Academic journal article International Journal of Economic Development

Prisons in North Carolina: Are They a Viable Strategy for Rural Communities?

Academic journal article International Journal of Economic Development

Prisons in North Carolina: Are They a Viable Strategy for Rural Communities?

Article excerpt

Abstract

A prison construction boom is currently underway nationwide. Non-urban areas are forming the impetus behind this movement. As rural areas become the sites of these new prisons, the local economies are experiencing associated growth through the provision of stable employment in often economically depressed locales. This is the case in North Carolina. North Carolina has effectively used its increased capacity needs for prisons to promote economic development in rural counties. Most of the academic and policy studies of economic development success to date focus solely on community level variables and their effectiveness. This article looks at the importance of state level siting procedures on host communities' experiences with prisons. The North Carolina Department of Corrections siting policies and procedures have contributed greatly to the success of this construction program. This paper will discuss factors affecting community receptivity to prisons with a focus on the effect that the state's, in this case North Carolina's siting procedures has on the community's perception. (1)

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Rural America has been increasingly eager to house prisons (Welch 1991; Young, 1994). (2) The logistical reasons are straightforward. These locales are more likely to pursue and obtain economic opportunities to offset their losses stemming from de-industrialization and the demise of the agricultural base of the economy.

Numerous articles and studies have been published regarding the booming "prison economy" across the United States. However, most of the literature has focused on community-level variables of residents' perceptions of what having a prison in the vicinity entails compared with the reality of the situation (Parcells & Farrington, 1988; Hodge and Staeheli, 1988; Poole and Lidman, 1988; Poole and Lidman, 1988; Carlson, Katherine, 1988), (Lidman, Russell, 1988; Rogers and Haimes, 1987; Sechcrest, 1992; Schicor; Smykla, Cheng, Ferguson, Trent, French, and Waters, 1984; Stanley, Craig, 1978). What will make a rural community define a potential prison siting in its midst as an economic development trophy? Alternatively, what will make a prison an unwelcome nuisance to be avoided (NIMBYISM--not in my backyard)? The question does not seem to be one of rational calculations, but of issue definition and intuitive decision-making. Many factors of varying importance determine the community's attitude and perception of what the prison means as an issue.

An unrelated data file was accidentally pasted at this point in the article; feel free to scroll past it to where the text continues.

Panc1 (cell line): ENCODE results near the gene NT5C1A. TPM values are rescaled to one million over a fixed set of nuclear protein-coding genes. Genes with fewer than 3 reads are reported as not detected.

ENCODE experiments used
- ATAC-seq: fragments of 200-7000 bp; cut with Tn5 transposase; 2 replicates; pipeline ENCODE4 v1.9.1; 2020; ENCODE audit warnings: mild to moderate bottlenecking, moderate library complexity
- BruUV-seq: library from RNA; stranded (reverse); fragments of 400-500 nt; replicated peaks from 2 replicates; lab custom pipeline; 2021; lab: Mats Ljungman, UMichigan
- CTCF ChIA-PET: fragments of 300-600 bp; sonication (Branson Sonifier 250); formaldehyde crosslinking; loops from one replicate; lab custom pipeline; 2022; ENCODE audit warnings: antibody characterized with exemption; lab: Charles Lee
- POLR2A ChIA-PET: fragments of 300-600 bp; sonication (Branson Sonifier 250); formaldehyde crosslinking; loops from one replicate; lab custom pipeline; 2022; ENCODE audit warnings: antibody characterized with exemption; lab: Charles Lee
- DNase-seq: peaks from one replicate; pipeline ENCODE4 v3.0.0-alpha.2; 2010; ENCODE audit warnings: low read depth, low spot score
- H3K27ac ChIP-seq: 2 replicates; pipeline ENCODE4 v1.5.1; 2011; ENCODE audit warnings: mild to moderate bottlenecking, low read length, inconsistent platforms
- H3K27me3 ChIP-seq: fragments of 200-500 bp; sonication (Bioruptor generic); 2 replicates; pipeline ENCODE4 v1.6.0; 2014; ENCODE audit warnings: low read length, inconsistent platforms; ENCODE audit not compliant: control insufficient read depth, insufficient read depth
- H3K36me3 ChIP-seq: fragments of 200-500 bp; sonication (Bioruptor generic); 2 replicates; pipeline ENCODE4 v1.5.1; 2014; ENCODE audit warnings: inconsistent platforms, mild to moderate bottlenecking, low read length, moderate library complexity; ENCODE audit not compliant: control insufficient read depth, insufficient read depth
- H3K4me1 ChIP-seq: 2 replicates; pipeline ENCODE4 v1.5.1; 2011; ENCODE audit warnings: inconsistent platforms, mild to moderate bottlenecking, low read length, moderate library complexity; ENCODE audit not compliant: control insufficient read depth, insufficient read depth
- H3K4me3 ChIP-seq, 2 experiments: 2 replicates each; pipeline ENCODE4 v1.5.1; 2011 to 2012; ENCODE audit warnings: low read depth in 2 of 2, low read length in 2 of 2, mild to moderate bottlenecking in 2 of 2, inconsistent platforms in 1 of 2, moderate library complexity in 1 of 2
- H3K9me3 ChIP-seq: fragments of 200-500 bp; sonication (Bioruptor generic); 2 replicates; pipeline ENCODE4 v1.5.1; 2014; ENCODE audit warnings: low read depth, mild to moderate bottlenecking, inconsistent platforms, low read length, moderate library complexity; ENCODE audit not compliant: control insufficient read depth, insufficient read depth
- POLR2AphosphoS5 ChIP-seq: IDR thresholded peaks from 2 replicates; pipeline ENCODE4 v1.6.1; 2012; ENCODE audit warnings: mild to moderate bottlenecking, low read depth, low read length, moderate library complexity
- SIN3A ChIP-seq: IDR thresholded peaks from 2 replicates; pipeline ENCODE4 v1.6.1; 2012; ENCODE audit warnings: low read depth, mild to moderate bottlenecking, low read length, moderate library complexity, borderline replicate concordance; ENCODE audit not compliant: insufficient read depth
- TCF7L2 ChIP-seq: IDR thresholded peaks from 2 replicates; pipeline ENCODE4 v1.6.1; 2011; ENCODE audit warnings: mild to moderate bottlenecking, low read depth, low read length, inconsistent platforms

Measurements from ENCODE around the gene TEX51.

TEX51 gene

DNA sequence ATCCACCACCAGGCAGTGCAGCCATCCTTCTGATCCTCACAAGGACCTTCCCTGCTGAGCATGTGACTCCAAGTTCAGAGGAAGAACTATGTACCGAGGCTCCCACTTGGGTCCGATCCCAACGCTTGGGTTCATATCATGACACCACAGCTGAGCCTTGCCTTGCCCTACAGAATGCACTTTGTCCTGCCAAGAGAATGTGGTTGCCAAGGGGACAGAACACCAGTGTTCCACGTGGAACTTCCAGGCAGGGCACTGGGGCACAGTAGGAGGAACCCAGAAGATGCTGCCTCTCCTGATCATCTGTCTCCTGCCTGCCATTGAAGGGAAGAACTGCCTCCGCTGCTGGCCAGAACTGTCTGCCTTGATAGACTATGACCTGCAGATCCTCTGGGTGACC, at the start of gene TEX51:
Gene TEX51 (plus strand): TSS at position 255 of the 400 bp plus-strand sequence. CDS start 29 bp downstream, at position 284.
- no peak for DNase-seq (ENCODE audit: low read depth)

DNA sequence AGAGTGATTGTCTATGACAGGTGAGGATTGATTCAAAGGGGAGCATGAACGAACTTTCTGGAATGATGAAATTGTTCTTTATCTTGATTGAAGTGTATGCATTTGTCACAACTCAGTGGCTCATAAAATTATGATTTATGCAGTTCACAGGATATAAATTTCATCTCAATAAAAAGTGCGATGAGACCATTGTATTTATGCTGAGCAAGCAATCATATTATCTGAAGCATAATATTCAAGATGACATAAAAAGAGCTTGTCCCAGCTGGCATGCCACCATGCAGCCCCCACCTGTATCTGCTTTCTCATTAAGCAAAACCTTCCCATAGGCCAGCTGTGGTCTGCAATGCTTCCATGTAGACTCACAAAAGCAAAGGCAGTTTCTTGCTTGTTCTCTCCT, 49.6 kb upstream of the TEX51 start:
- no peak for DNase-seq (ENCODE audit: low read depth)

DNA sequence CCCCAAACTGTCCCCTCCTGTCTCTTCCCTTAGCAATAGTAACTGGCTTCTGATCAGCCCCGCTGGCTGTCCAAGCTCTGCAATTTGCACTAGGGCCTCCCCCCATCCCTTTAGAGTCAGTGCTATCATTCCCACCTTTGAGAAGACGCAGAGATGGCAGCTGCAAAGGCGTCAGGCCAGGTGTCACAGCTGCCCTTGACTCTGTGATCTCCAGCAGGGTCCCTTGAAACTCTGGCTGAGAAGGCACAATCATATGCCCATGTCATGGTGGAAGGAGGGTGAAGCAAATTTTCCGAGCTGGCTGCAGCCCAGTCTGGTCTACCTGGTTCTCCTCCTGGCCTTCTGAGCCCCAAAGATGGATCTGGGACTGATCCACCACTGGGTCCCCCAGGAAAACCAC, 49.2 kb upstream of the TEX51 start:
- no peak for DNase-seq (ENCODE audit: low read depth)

One factor that has been largely overlooked in the literature is the effect that the state's siting strategy (or model) has on determining whether the community is enthusiastic or negative in its views of a prison siting. This article examines prison sitings from 1979 to the present, in one state, North Carolina. The author addresses the factors affecting community receptivity to a siting and describes the state-promoted "good neighbor" policy that characterizes the manner in which new prison locales are identified and approved within this state.

Research shows that a prison siting in a community results in little or no negative impact on the host community's objective reality. Incidences of escapes, in-migration of prison families, and changes in real estate prices represent improbable events (Thies, 1998; Thies, 2000; Carlson, 1988; Lidman and Poole; Lidman, 1988; Abram & Lyons, 1988). Economic benefits do result from job creation and other additional industrial and commercial activity, even though additional tax revenues are not significant.

Prison sitings are inherently controversial. As one North Carolina Department of Corrections official stated, "whenever you site a prison, someone is going to be upset" (Interview, N.C. Department of Corrections, 2000). Historically, most communities shunned prison sitings. Until the mid-to-late 1980's it was unheard of that a community would actually seek out a prison. …

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